Environmental groups in Canada say governments and the oil and gas industry can no longer pretend there is an economic case for increased oil production after the latest international energy forecasts suggest demand for Canadian oil will drop before the end of this decade.
But the International Energy Agency also said there are new opportunities for oil and gas companies to turn their “skills, competencies and resources” into a competitive advantage for clean energy technology. For its part, the Canadian oil industry maintains that it is more committed to being cleaner and greener than most other producers and should be used as an investment to help finance clean technology in other areas.
High fuel oil and propane prices could leave some Canadians scrambling this winter
The International Energy Agency predicted in a report released this week that, under existing climate policies, oil production in Canada will increase by about 700,000 barrels per day by 2030 before starting to decline. .
If Canada implements the new policies promised by the Liberals, including mandating more sales of electric cars and capping emissions from oil and gas production, available Canadian oil will decline by 100,000 barrels per day. ‘by 2030.
And in a zero net policy – where all greenhouse gases still emitted are captured by 2050 – the oil supply will drop even faster.
Globally, the IEA predicts that with existing policies, demand for oil will peak around 2030. With policies to meet tighter targets by 2030, demand will peak by 2025. Below zero net, demand peaks even earlier and will be reduced by a fifth in less than 10 years and by more than 75% by mid-century.
Record gas prices set to remain high in winter
Increasingly, more expensive, more emission-intensive Canadian oil will be driven out of the market by cheaper oil from the Middle East and Russia, the report suggests.
“The IEA report does a good job of saying, ‘Look, especially countries like Canada where the cost and carbon are high, we’re going to be stuck,” said Keith Stewart, senior energy strategist at Greenpeace. Canada.
Coal and petroleum sector push manufacturers’ sales up 0.5% in August: Statistics Canada
The international agency is also clear that the only scenario where the world meets its Paris climate agreement target to minimize global warming is the net zero plan, and said in this case that there is no no good investment to make in expanding oil production after this year. . It’s not just in Canada, but globally.
Stewart said the report underscores that it is time for Canada “to deal with the decline of the oil industry and the growth of alternatives.”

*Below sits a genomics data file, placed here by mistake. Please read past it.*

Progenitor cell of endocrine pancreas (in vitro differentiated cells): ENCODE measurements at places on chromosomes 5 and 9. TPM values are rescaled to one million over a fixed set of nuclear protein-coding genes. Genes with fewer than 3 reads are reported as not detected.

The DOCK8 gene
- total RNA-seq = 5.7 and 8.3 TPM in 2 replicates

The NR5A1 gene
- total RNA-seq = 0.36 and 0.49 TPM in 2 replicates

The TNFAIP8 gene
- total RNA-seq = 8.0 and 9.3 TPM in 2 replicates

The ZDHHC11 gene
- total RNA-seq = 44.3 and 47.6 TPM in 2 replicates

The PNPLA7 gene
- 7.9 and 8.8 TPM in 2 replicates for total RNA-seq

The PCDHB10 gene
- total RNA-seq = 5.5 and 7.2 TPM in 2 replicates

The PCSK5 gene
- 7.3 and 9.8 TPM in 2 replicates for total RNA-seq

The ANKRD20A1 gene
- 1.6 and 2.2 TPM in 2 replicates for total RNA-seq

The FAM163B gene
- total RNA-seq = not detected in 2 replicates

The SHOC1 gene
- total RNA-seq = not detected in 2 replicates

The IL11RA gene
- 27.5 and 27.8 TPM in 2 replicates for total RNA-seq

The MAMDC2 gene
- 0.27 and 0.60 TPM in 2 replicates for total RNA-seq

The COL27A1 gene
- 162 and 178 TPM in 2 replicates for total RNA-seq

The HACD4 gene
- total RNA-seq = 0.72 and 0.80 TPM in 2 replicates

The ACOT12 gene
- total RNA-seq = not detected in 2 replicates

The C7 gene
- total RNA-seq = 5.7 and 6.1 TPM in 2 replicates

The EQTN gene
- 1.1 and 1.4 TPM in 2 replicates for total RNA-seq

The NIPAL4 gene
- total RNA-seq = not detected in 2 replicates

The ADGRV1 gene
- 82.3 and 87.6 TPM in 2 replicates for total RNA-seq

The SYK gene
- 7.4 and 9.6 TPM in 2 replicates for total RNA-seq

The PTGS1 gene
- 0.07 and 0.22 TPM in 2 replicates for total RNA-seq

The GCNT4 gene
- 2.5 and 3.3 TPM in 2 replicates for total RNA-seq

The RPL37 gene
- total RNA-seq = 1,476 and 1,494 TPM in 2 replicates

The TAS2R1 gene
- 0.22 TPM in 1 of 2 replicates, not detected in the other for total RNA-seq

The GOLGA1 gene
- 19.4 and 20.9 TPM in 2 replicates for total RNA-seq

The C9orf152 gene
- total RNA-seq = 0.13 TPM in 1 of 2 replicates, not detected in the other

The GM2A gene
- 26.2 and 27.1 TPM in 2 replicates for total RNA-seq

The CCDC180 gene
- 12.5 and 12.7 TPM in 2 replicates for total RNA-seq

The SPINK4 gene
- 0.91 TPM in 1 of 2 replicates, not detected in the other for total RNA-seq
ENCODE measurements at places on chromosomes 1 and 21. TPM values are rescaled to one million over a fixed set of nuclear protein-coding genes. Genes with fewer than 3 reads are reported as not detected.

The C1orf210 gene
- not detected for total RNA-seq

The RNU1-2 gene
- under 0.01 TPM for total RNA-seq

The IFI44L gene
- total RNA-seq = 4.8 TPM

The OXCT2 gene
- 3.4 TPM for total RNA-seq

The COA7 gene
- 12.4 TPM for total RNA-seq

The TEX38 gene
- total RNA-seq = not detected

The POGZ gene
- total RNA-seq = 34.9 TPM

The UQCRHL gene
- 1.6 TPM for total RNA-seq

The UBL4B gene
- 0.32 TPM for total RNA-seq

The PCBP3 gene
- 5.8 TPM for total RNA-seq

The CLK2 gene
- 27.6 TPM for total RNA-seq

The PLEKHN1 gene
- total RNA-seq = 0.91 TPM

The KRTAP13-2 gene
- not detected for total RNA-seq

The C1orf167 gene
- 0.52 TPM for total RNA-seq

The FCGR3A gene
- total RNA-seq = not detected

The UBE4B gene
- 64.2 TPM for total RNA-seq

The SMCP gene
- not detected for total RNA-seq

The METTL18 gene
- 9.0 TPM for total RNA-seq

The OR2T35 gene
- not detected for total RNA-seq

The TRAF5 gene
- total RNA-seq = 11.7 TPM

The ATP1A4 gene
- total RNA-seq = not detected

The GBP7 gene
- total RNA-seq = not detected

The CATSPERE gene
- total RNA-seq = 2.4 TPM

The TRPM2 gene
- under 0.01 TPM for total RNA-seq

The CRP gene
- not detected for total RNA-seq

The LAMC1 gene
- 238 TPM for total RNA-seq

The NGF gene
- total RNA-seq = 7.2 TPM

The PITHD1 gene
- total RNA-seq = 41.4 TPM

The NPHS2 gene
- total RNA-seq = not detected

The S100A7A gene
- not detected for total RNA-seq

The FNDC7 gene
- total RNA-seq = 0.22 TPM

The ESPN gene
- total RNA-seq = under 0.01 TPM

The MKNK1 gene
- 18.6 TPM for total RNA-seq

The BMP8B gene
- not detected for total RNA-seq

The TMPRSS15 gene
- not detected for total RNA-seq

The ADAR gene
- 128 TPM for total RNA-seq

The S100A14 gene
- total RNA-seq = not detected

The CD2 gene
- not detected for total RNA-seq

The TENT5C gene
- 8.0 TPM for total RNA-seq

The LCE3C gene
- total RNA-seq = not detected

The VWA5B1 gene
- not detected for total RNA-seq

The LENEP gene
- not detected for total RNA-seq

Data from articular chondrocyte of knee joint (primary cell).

“I think this report says very clearly that you are going to sell less oil, do it with it,” he said. “And the minute we actually start planning for this… then we can continue the work and reap these benefits.”
Oil industry seeks federal funding to decarbonize tar sands
Tim McMillan, president of the Canadian Association of Petroleum Producers, said Canada’s oil and gas industry is a “major investor in emission reduction and clean technology” and investments in it will support both hundreds of thousands of jobs and will provide government revenue to fund clean technology.
Shortage of rig workers could slow recovery of oil fields in Canada, industry warns
“As we today watch countries around the world grapple with an energy crisis and fail to deliver responsible energy to their citizens, Canada must take the lead and provide a safe haven for natural gas investments and oil, so that our trading partners do not have to rely on others who are not as determined to reduce their emissions relative to Canada for their energy needs, ”he said.
Demand for natural gas is not affected as quickly as oil, in part because many countries – including Canada – will use it to replace coal as a cleaner source of electricity, or to make electricity. hydrogen.
But even so, in a net zero world, demand for natural gas will stop growing around 2025, and the IEA predicts that there are no new natural gas projects needed beyond those already in development. By 2050, he expects natural gas to provide just one percent of the world’s electricity, up from 20 percent today.
© 2021 The Canadian Press